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How to Use the Front Wheel Quick Release on Bikes


Hello everyone, Peter here. Sixthreezero, ebikes, and bikes. How to use the front wheel quick release. All right. Let's talk about the quick-release skewer. Okay. This is an innovation that many people know about and then a lot don't. This was innovated actually for racers, so they could switch out their flat wheel, flat tires very quickly. Actually, in the Tour de France or really any other race, a wheel can be switched out in about 10 seconds actually. They'll bring a brand new wheel. They won't even switch the tire out. They'll just bring a whole new wheel that's ready, and then just pull this one out and slip the new one in. The whole process literally takes about 10 seconds. It's quite amazing. That's because of the quick-release skewer, which is really just a rod that goes through the center of your wheel through the axle, and then there's a cam. There's actually a cam lever right here, which squeezes the wheel in place.


Okay. Once the wheel is in the dropouts right here, there's no axle protruding beyond the fork dropouts. The axle, which is surprising to a lot of folks, it has threads, but it's a very thin little bit of thread right here. It doesn't look long enough for an axle, so that definitely surprises folks a lot of times. When I'm sling this one in, this one has a disc brake, so I need to make sure that the rotor goes right into the caliper there and then that the front wheel, I'm sorry, axle rests in the dropouts. Okay.


Now, there are two springs. These springs are not actually necessary for the function of the quick release. There they are. I don't know if you can get them, Nate. That's also for the racers and what it does is when the quick release is open, it actually pops the quick-release apart from each other. It pops it out a little bit so that the wheel can drop out really, really fast. In a race, they'll just undo the lever usually, maybe do a couple of twists of the thing, and then they'll just lift up the front of the bike. That wheel will fall out. They'll slip a new one in and just tighten it back in.

So anyway, these springs are not actually necessary, but they are a little handy. When you put them in, they're shaped like a cone. The narrow end of the cone will go inwards. Okay. I'm going to go ahead and take this one. There's one spring for one side, and then the other spring will go in with the nut on the other side. Okay. We're going to slip the quick release in.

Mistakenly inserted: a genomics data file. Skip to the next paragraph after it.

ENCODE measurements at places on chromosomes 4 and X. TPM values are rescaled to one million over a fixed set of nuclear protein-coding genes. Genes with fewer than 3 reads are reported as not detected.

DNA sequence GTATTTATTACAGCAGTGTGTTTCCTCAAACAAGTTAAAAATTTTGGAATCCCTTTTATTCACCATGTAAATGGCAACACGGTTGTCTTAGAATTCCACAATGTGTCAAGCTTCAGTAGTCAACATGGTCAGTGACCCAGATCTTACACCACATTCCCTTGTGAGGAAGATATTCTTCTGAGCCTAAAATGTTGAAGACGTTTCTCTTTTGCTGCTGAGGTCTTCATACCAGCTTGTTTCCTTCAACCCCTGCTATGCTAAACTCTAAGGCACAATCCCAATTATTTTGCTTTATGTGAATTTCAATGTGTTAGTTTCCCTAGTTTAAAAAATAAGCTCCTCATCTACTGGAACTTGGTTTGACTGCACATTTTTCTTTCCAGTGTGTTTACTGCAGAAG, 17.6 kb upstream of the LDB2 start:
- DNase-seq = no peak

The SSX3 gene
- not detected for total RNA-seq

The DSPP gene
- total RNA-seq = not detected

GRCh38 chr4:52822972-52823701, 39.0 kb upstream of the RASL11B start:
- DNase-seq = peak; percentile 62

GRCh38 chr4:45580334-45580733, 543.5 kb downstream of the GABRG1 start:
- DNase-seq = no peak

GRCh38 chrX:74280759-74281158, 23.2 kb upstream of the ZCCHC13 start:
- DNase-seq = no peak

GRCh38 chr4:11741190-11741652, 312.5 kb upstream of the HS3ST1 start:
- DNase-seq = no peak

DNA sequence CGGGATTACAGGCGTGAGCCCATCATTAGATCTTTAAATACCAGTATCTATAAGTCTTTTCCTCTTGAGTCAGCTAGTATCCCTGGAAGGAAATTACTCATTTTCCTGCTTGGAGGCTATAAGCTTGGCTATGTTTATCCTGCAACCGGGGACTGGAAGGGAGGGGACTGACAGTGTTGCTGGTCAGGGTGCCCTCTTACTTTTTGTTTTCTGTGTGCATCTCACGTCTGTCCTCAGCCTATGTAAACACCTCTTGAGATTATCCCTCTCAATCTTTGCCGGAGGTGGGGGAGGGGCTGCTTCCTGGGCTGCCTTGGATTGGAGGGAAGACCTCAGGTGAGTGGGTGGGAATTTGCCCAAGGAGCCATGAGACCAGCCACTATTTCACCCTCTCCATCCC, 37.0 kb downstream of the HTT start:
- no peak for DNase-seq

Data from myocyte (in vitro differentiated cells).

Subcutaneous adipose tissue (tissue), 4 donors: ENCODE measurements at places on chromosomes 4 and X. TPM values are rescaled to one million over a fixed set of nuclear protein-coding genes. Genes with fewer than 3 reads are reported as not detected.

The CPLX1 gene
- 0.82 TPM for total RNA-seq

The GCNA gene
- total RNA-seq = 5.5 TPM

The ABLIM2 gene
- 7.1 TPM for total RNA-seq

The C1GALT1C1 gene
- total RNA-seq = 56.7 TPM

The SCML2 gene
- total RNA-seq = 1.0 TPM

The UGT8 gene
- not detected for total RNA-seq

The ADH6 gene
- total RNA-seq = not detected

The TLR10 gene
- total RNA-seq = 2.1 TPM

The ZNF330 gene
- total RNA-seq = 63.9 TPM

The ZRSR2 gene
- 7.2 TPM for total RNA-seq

Now, normally it doesn't matter which side of the bike the lever goes on. Normally, it'll go on what we call the right side, which is this side over here, the non-chain side. That's because most people are right-handed. Okay. And so in a race, they want everything to be consistent. And so it's always on that same side. In this case, the disc breaks over there. I have more room over here. So I'm going to put it on the right side of the bike. This is the right side of the bike with the chain and then this is the left side. I got it backward because I'm looking at it. Sorry about that.


I'm going to put the other spring in, the narrow end of the cone in first, and then I'm going to put the nut on. Now, this is all with the lever open. You can see all those springs just pop the mechanism out. So it goes clear of the dropouts. The dropout's the part that it's going to clamp to. With the lever in the open position, it actually says open here and then close there. Okay. With the lever open, I'm going to start to tighten this nut down till it starts to get a little firm, and then I'm going to test it. I'm going to close the lever and that's way too easy, so that's not tight enough. Okay. I'm going to go a little bit more and try it again. Still a little easy, but it is stiffer.

Now, it's getting nice. It's getting a little more difficult for me to turn the nut and then I'm going to see if I can bring it in this time. Now, it's too hard. It's too hard for me. I could do it if I really forced it, but you don't want to do that and break anything. It doesn't need to be that tight. So I'm going to actually back the nut off a little bit and then try again and that's perfect. And then it's going to leave a little impression on the palm on my hand, just like that. If you get to where it's really hard and impossible, but that's going to be too tight, back it off just a little bit and then tighten it again.


Now, one important thing. The cam has to go past 180 degrees. Okay. Don't line it up with the fork like this, and then go into here. That's not far enough. It's not actually locked. This is a very dangerous thing that happens a lot. It can just open on its own very easily. Okay. It actually needs to swing like this. So it's open like this all the way, and then there are 180 degrees and then it goes past 180 degrees to lock it. That's a very important point.


I'm doing it forward because this bike also has fenders. It's also not a performance bike. In the performance world, you would probably tuck it behind the fork to save a little bit on wind resistance, which actually in a race can make a difference. Okay. I hope that pretty much explains everything about the front quick release. The rear quick release will work the same if your bike has one. All right. Thank you. I truly hope that was helpful for you. If you liked it, please do like it and hit subscribe. It helps grow our channel. And if you need any help at all, please contact us. You can call us at 310-982-2877 or email us at theteam@sixthreezero.com. Remember, sixthreezero spelled out, S-I-X, T-H-R-E-E, Z-E-R-O. Theteam@sixthreezero.com. Thanks.

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